And yet, Bhajan’s legacy wasn’t immune to controversy. While many see him as a tireless missionary whose only goal was to serve humanity, others considered him a brilliant cult leader and masterful con man who lived the life of a rock star by exploiting his followers.


‘New yogi in town’

Shakti Parwha Kaur Khalsa had spent years traveling the world and studying Eastern religions when she met Bhajan at a Sanskrit lecture in Los Angeles in December 1968. She says he made an especially memorable impression by reading her mind during dinner. “He said ‘Your son’s in trouble isn’t he? ... Come and see me. I can help you.’ ”

A daily chant for 40 days before dawn would do the trick, he said. And sure enough, Shakti says, it worked. Soon she was cooking Bhajan’s lunch, shuttling him around town, finding people to host his lectures, even coordinating donors to pay the $50 per month for his room. Shakti says her work was a sign of her faith in Bhajan’s mission. “It was so real for him,” she says. “And it was contagious.”

A month later, Guru Singh Khalsa, a singer-songwriter with a record contract, heard from a friend that Bhajan was the “new yogi in town ... and whatever he has, he’s got it in large quantities.” By then, Bhajan was holding evening classes at the antiques store at Melrose Avenue and Robertson Boulevard because he’d been kicked out of the East-West Cultural Center for attracting such large gatherings of hippies.

Gurmukh Kaur Khalsa was Mary Mae Gibson back then, divorced and childless after the death of her infant son. She was traveling around the country, dropping acid, taking diet pills and living in a tent, bartering for food with walnuts she found in the woods. A friend brought her to one of Bhajan’s yoga workshops in Tucson and before long, Bhajan had put her to work, cleaning his house and caring for his sick father.

Bhajan’s devotees worked hard for their guru’s approval. He demanded they rise before dawn for cold showers and hours of chanting, and routinely fast. He could be a screamer, they said, who ignored some and lavished others with gifts and praise. They note he was a Virgo with a perfectionist streak. Bhajan once lectured for 90 minutes on the subconscious reasons someone left a kitchen cabinet door ajar. Still, his followers considered their hard work a blessing because they trusted that Bhajan could help them elevate their souls.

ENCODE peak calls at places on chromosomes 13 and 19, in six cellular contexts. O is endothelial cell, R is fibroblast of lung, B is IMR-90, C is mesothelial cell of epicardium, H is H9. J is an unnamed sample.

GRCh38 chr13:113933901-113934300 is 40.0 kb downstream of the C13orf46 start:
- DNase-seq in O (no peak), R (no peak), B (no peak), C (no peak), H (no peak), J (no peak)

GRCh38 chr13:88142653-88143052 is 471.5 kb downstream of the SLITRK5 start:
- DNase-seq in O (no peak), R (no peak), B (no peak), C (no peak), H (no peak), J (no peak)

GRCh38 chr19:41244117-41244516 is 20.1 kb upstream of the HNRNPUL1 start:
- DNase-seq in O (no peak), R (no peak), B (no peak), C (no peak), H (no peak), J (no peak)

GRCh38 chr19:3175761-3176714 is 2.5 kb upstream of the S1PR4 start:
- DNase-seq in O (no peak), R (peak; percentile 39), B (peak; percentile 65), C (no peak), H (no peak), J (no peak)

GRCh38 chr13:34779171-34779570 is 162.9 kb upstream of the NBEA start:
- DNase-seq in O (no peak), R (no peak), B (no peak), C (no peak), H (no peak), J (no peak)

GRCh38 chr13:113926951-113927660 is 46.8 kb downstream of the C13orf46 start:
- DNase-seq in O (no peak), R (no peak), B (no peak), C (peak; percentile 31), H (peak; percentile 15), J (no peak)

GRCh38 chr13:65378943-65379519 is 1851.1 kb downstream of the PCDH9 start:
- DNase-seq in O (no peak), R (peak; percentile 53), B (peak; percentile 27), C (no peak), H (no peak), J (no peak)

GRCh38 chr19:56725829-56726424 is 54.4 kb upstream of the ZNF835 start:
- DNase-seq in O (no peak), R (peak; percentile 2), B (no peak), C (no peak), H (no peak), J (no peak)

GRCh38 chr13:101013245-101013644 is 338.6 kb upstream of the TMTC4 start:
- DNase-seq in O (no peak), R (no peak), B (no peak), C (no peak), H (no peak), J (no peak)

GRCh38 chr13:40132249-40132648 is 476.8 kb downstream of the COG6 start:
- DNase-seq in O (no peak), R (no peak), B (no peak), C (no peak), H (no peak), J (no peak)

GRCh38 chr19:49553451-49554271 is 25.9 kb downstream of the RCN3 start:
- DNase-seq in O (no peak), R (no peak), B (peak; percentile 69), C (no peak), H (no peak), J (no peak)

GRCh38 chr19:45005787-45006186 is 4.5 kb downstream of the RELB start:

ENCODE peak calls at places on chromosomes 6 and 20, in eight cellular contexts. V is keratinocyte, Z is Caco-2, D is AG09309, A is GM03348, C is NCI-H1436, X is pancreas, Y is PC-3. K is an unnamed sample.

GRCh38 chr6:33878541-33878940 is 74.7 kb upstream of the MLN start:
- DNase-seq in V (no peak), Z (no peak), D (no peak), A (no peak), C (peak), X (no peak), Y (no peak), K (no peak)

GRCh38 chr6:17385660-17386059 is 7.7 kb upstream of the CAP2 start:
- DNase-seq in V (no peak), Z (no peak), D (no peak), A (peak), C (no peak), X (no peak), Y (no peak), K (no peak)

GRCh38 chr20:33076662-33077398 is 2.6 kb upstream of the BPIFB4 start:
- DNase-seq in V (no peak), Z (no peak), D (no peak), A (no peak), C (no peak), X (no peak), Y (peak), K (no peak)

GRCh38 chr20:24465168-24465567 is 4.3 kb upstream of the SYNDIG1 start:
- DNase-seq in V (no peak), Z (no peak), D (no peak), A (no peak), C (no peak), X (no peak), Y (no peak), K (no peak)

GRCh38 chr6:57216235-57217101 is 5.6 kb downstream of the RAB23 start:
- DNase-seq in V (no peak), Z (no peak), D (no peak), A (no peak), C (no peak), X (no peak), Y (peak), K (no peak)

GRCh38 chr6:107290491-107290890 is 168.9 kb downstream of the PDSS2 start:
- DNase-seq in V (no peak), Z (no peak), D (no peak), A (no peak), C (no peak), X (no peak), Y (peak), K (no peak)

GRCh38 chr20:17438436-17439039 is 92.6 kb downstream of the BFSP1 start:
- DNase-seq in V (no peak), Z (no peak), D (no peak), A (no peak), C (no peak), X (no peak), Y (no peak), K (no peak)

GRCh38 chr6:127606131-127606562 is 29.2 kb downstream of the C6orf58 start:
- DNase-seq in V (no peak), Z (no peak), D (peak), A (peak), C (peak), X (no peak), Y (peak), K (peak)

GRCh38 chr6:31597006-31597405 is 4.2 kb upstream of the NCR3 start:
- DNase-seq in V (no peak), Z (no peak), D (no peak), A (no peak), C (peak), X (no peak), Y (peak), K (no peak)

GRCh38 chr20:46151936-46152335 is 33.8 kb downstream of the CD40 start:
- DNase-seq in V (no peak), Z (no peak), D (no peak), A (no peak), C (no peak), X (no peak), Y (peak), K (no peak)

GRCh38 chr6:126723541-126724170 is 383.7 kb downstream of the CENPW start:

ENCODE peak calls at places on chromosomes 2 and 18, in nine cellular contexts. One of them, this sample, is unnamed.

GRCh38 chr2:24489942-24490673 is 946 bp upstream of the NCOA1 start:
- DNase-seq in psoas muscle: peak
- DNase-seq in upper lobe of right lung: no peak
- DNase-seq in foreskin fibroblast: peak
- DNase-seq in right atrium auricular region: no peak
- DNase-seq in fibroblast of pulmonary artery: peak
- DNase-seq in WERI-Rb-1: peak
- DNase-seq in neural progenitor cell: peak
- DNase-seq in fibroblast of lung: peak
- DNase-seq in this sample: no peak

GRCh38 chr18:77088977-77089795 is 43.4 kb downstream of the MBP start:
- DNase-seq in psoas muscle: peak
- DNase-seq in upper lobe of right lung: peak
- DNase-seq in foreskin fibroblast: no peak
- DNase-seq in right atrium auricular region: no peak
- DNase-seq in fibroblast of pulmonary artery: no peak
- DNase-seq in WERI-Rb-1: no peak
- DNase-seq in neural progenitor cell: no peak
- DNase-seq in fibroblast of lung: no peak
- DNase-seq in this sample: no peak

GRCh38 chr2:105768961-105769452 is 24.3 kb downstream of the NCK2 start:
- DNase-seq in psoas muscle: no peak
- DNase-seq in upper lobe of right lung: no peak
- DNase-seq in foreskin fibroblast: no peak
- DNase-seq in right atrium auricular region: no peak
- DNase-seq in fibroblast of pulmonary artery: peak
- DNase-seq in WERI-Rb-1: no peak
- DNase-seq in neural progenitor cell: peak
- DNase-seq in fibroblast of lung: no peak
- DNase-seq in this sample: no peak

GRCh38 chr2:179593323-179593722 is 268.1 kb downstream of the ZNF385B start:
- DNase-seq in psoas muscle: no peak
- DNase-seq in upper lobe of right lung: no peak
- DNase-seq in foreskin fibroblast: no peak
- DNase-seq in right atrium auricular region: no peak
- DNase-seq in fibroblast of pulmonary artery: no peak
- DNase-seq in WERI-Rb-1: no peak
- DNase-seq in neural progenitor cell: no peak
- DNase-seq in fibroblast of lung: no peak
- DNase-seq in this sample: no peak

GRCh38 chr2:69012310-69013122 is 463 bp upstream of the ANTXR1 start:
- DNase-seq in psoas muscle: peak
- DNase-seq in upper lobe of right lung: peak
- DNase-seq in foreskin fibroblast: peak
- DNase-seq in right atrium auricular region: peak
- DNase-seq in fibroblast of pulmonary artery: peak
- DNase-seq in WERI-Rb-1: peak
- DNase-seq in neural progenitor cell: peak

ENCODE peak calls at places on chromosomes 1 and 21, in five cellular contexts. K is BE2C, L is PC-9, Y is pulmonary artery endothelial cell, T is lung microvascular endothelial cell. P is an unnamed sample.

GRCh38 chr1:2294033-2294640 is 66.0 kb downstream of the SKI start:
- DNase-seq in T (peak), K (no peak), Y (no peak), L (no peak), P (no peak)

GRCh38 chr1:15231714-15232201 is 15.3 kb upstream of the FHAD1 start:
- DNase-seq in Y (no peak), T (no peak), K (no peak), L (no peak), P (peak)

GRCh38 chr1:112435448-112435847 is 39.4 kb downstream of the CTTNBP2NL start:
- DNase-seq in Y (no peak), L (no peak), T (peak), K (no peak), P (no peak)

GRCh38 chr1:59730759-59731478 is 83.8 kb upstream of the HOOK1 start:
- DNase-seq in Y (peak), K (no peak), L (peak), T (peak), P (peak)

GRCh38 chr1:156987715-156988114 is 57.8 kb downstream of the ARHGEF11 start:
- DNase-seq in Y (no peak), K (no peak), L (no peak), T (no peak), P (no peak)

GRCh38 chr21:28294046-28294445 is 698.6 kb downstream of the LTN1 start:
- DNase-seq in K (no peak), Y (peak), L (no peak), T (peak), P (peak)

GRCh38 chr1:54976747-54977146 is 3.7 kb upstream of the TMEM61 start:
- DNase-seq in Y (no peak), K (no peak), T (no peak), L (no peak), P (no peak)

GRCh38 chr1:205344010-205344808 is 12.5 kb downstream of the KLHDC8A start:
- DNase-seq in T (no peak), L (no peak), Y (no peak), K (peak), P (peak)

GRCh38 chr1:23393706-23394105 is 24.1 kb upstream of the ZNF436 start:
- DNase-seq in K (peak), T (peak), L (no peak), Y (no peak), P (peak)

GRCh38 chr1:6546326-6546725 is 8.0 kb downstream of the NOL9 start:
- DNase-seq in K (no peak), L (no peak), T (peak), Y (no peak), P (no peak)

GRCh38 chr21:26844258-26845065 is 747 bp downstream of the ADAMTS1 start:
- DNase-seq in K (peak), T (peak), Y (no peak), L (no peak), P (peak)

He told Gurmukh she was “to deliver babies” and now she’s Hollywood’s premier pregnancy guru. He told Krishna Kaur, an African American actress in the 1960s, to bring her wisdom to the black community. She founded the Assn. of Black Yoga Teachers and established an ashram in South Los Angeles.


“You just longed for him to even yell at you, or tell you to do something, because so much love was coming out of it,” Gurmukh says.

Most of Bhajan’s devotees interviewed for this story believe he predicted their futures while acknowledging that these claims sound fantastic. “A lot of things he did are hard to understand out of context,” says Kirtan Singh Khalsa, a longtime devotee who manages the L.A. ashram on South Robertson Boulevard.

As Bhajan told it, he began his yogic training at age 8 and was declared a master of kundalini at 16 1/2 . At 18, he led a village of 7,000 people 325 miles on foot to safety during the turmoil of 1947 that led to a portion of India becoming Pakistan. Then his life took a decidedly pedestrian turn. He earned an economics degree and spent many years as a civil servant with India’s internal revenue service and customs agency.